Frequency (rad/sec)

50% Cfl Cfl 150% Cfl

Figure 5. Influence of front left spring damping variation on transfer function between sprung mass pitch rate and front left road input

-20 0 20 40 60 M a g n it u d e ( d B )

100 101 102 103 -180 0 180 360 540 P h a s e ( d e g )

Transfer Function betw een sprung mass roll rate and front left road input

Frequency (rad/sec)

50% Cfl Cfl 150% Cfl

(4)

40 60 80 100 120 M a g n it u d e ( d B )

100 101 102 103 0 45 90 135 180 P h a s e ( d e g )

Transfer Function betw een front left tire vertical acceleration and front left road input

Frequency (rad/sec)

50% Cfl Cfl 150% Cfl

Figure 7. Influence of front left spring damping variation on transfer function between front tire vertical acceleration and front left road input

0 20 40 60 80 100 M a g n it u d e ( d B )

100 101 102 103 -90 0 90 180 270 360 P h a s e ( d e g )

Transfer Function betw een sprung mass vertical acceleration and front left road input

Frequency (rad/sec)

50% Ktfl Ktfl 150% Ktfl

Figure 8. Influence of front tire stiffness on transfer function between sprung mass Vertical Acceleration and Front left road input

-20 0 20 40 60 M a g n it u d e ( d B )

100 101 102 103 -180 0 180 360 540 P h a s e ( d e g )

Transfer Function betw een sprung mass pitch rate and front left road input

Frequency (rad/sec)

50% Ktfl Ktfl 150% Ktfl

Figure 9. Influence of front tire stiffness on transfer function between sprung mass Pitch Rate and Front Left Road Input

40 60 80 100 120 M a g n it u d e ( d B )

100 101 102 103 0 45 90 135 180 P h a s e ( d e g )

Transfer Function betw een front left tire vertical acceleration and front left road input

Frequency (rad/sec)

50% Ktfl Ktfl 150% Ktfl

Figure 10. Influence of front tire stiffness on transfer function between Front Tire Vertical Acceleration and Front left Road Input

-20 0 20 40 60 M a g n it u d e ( d B )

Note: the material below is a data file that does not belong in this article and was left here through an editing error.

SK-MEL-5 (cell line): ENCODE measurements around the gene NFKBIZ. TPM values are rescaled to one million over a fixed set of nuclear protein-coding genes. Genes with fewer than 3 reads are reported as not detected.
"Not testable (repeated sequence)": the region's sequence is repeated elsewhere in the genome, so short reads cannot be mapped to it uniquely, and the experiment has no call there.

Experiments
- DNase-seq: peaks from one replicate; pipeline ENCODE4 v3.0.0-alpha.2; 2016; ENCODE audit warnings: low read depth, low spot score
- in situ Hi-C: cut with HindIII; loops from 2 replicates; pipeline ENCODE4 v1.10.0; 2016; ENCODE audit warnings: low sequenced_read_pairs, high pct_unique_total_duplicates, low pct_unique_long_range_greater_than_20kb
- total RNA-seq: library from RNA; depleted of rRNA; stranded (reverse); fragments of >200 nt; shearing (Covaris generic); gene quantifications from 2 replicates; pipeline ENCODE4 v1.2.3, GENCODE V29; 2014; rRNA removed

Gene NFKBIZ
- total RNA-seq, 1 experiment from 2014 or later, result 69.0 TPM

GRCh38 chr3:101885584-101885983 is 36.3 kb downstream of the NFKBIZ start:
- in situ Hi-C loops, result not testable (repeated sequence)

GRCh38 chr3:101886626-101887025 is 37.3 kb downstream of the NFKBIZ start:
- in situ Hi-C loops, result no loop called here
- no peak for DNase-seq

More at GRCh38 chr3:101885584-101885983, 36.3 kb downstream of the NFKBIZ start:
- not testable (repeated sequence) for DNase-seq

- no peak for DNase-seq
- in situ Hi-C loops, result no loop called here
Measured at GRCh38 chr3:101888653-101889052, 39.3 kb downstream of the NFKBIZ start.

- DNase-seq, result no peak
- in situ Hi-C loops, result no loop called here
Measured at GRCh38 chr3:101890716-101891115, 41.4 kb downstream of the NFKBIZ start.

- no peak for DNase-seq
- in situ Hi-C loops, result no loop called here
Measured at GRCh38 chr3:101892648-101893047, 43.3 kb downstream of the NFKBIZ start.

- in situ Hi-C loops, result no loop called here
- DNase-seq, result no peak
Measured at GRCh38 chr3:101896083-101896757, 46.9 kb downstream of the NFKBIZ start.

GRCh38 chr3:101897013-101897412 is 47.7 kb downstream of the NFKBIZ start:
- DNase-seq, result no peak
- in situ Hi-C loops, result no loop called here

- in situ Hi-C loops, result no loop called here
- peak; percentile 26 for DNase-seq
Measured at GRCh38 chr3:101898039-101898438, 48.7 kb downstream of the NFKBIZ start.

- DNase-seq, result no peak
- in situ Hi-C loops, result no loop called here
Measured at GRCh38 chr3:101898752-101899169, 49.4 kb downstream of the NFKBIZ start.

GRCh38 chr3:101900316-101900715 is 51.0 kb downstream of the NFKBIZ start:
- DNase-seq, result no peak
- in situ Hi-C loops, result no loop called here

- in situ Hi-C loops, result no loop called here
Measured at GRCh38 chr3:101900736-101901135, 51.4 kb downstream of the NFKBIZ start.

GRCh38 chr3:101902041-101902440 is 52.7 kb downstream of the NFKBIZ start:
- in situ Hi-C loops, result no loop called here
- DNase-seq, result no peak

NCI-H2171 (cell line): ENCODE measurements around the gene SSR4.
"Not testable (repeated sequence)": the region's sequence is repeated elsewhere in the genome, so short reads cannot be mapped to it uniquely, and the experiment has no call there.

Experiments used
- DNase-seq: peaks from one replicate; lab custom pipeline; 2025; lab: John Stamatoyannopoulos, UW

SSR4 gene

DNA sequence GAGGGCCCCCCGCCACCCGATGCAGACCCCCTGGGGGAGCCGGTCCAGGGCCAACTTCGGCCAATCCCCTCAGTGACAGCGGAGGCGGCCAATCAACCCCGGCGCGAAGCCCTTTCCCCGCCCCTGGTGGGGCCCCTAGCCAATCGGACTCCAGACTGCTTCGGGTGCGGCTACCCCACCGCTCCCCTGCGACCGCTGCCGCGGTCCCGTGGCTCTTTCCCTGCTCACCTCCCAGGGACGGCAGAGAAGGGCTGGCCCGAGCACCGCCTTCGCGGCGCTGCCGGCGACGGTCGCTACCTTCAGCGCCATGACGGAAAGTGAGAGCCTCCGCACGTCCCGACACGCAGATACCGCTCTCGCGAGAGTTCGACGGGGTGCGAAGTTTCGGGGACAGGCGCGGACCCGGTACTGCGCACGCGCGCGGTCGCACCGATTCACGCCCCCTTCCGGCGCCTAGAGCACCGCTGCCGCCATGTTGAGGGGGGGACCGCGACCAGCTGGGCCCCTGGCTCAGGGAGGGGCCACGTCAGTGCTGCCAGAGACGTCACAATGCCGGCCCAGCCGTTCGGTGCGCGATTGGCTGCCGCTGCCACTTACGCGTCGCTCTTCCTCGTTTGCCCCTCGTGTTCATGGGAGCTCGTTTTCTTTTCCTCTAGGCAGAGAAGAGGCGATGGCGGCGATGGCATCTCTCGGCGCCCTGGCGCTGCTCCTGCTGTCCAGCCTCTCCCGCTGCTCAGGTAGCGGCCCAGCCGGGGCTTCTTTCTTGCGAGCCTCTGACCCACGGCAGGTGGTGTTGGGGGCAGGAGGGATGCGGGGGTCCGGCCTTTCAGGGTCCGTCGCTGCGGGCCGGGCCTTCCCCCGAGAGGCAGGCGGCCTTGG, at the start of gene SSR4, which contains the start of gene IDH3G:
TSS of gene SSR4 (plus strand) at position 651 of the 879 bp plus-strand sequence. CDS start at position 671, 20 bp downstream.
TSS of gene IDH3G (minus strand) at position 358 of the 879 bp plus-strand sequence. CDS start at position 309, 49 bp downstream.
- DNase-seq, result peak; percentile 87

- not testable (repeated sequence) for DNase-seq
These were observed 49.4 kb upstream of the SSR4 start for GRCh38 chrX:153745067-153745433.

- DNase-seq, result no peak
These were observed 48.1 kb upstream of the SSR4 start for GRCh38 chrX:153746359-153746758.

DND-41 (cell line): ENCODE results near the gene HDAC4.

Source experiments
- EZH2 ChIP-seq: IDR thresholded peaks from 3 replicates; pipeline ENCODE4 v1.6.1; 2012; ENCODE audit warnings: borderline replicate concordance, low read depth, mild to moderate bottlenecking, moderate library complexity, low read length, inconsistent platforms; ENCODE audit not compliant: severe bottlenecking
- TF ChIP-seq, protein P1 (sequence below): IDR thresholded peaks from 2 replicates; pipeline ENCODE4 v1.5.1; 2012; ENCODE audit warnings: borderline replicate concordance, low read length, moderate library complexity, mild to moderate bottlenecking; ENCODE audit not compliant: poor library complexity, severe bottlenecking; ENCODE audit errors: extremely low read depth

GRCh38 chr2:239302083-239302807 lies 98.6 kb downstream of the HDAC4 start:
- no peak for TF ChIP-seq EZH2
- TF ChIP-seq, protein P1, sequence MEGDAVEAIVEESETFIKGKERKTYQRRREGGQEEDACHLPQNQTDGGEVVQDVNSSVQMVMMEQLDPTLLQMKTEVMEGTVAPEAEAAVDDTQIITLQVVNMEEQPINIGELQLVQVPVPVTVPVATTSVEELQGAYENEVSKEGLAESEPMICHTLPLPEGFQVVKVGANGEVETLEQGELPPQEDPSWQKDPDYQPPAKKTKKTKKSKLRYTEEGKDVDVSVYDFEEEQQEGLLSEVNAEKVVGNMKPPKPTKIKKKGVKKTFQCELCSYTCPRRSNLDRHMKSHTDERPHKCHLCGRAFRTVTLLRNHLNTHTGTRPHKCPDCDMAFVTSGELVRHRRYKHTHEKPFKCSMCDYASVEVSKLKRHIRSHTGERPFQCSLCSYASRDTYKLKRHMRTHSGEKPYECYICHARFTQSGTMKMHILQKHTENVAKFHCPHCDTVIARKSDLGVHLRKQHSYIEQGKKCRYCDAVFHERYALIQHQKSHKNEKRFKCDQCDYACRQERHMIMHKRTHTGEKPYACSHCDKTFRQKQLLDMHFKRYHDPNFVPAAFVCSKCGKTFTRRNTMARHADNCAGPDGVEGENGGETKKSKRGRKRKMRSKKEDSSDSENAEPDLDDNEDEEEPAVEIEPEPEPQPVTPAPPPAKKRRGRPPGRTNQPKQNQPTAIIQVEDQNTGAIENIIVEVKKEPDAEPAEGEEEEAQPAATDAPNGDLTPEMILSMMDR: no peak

100 101 102 103 -360 0 360 720 1080 P h a s e ( d e g )

Transfer Function betw een sprung mass roll rate and front left road input

Frequency (rad/sec)

50% Ktfl Ktfl 150% Ktfl

Figure 11. Influence of front tire stiffness on transfer function between sprung mass Roll Rate and Front Left Road Input

V. SYSTEM IDENTIFICATION OF FULL CAR MODEL

(5)

Six trials were made for system identification for the full car model with random road input. In Fig. 7, the percent errors of parameters in system identification were shown. The front spring damping has relatively large error. Front spring stiffness, front tire stiffness and mass have relatively small errors.

0 0.05 0.1 0.15 0.2 0.25 0.3 0.35 0.4 0.45 0.5

Ip Ir Cfl Kfl Ktfl mtfl

Trial 1

Trial 2

Trial 3

Trial 4

Trial 5

Trial 6

Figure 12. Percent error of parameters estimation for the full car model (random road input)

VI. CONCLUSIONS

For the root locus analysis and the transfer function analysis, the variation of spring damping and tire stiffness have a big influence on the magnitude of transfer functions between 3 outputs (sprung mass vertical acceleration, sprung mass pitch rate, front tire vertical acceleration) and front road input more than other parameters. This means that sprung damping and tire stiffness have a notable influence on these outputs. During system identification spring damping, tire stiffness and tire mass have relatively small errors than other parameters. Conversely, spring stiffness and sprung mass inertia have a large percent error. This verifies that the spring damping and the tire stiffness is more sensitive than other parameters in full car model. The reason of that is the nonlinear characteristics of the shock absorber and tire. The nonlinear shock absorber model and the nonlinear tire model will be investigated in the future work.

REFERENCES

[1] Smith M. “Achievable Dynamics Response for Automotive Active

Suspension.” Vehicle System Dynamics,1995, 1:1-34

[2] Peng H, Stranthearn R nand Ulsoy A G. “A Novel Active Suspension Design Technique Simulation and Experimental Results.” Proc. of American Control Conference, 1997.

[3] Gao W, Zhang N, Dai J. “A stochastic quarter-car model for dynamics of vechicles with uncertain parameters.” Vehicle System Dynamics, 2008, 46(12):1159-1169.

[4] Majjad R. “Estimation of Suspension Parameters.” Proceedings of 1997 IEEE International Conference on Control Applications, 1997. 522-527, [5] Akcay H, Turkay S. “Influence of tire damping on mixed H2/H∞ synthesis of half-car active suspensions.” Jounal of Sound and Vibration, 2009, 332:15-28.

[6] Alden R T H, Qureshy F A. “Eigen Traking Due to Parameter Variation.” IEEE Transactions on automatic control, 1985, 30: 923-925. [7] Wong J Y. Theory of Ground Vehicles. Wiley, 4th edition.

[8] Gillespie T D. Fundamentals of Vehicle Dynamics. Society of Automotive Engineers, Inc., 1992.

[9] Genta G. Motor Vehicle Dynamics, Modeling & Simulation. World Scientific Publishing Co., 1997.

Imagem

Figure 2: System Identification of Vehicle Parameters from Vertical Dynamics
Figure 3. Full Car Model
Figure 4. Influence of front left spring damping variation on transfer function  between sprung mass vertical acceleration and front left road input
Figure 9. Influence of  front tire stiffness on transfer function between  sprung  mass Pitch Rate and Front Left Road Input